Are back-to-school vaccinations on your end of the summer to-do-list? If not, they should be. Regardless of what grade your child is going into, there are required immunizations they must receive or have listed on their medical records. The requirements and recommendations are in alignment with the routine vaccination schedules from the Advisory Committee on Immunization Practices. Continue reading
New safety standards may soon be embraced by oil companies around the nation.
Officials with the American Petroleum Institute say those standards – which were developed over the last two years or so – will enhance safety when constructing and maintaining oil pipelines around the country.
The Indiana Department of Homeland has developed a few tips to ensure safety during Independence Day celebrations.
IDHS says fireworks can be purchased by persons 18 years of age or older. To ensure safety, however, it’s considered best to buy the items at licensed dealer locations. State Fire Marshal Jim Greeson says despite safety precautions, structure fires can certainly be started by their misuse.
Marshall County EMA Director Clyde Avery says he’s working to spread awareness about some of the dangers and laws surrounding the use of fireworks.
Despite rumors on social media, the Knox School Corporation says there was not a lockdown of the High School on Thursday.
Emergency responders located the family pet among the rubble after a possible propane leak caused the home to explode. It took firefighters hours to extinguish the flames in the area of 2500 West and 1600 North.
An incident Friday morning at Knox Middle School prompted school officials to disallow students outdoors during the school day.
Area motorists may have noticed farm implements on the roadways.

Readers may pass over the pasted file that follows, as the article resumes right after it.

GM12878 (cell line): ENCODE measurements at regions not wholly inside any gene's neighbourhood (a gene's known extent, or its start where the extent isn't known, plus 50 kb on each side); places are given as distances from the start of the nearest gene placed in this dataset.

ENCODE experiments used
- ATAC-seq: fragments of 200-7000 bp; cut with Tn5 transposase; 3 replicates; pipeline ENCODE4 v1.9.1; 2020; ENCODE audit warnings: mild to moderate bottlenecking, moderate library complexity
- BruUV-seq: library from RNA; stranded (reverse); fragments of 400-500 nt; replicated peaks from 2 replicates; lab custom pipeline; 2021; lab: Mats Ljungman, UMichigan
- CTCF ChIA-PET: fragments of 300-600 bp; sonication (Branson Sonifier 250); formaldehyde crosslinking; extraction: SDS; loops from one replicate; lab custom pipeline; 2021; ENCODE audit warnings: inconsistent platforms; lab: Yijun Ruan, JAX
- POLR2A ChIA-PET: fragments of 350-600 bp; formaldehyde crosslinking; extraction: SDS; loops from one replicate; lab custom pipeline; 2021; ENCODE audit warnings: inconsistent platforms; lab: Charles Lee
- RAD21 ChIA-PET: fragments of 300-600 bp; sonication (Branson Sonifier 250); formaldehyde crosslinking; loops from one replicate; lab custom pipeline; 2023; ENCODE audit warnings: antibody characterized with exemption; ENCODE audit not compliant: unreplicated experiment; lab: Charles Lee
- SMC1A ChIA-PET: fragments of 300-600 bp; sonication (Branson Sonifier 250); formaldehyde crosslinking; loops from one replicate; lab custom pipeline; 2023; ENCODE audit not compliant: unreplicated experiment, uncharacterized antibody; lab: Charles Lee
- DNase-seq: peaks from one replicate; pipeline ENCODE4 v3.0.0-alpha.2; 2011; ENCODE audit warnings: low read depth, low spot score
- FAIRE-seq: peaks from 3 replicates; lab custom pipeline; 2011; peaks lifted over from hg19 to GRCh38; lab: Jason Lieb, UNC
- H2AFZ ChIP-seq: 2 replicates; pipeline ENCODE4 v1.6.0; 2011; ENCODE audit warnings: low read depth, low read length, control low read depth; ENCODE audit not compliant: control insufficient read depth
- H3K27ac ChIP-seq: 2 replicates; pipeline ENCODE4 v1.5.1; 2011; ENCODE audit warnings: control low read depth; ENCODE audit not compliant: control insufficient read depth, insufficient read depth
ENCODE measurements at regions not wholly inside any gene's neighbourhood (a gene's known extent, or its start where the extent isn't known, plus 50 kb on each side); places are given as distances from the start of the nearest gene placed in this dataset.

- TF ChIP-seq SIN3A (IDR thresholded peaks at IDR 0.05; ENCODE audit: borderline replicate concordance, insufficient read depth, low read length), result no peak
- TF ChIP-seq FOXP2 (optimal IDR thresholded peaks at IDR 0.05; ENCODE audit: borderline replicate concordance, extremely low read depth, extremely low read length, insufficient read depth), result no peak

That’s because planting season is in full swing. Farmers often use local roads to navigate between fields. According to the Indiana Department of Transportation, this means car drivers should be more alert.
U.S. Senator Joe Donnelly says he supports an extension of a grant program that helps law enforcement.
The Bulletproof Vest Partnership Grant Program Reauthorization Act was proposed for extension through 2020. It’s managed through the Department of Justice. The grant helps state and local police forces purchase the vests to improve safety.
A local utility provider is encouraging safety before individuals or businesses begin any spring and summer excavation projects.
NIPSCO says April marks National Safe Digging Month and is encouraging residents to call the national “call-before-you-dig” number 8-1-1 two days prior to starting work. The 48 hour suggestion allows work crews to properly mark utility lines to avoid problems.
Multiple government agencies are partnering to give students scholarship opportunities.
The scholarships have been conducted in the past to help promote safe driving behind the wheel – especially when it comes to teens using their mobile devices. The “Drive Now. TXT L8R” campaign gives $5-thousand scholarships.
Governor Mike Pence is marking this week for those helping to upgrade the state’s infrastructure.
Changes in the weather over the last few weeks have hit area roads particularly hard.
Pulaski County instituted a travel advisory last week due to the depth of the frost line, otherwise known as the depth to which the ground is frozen. According to Pulaski County Highway Superintendent Larry Brady, the travel advisory was put into effect due to the weather’s influence on the roadways.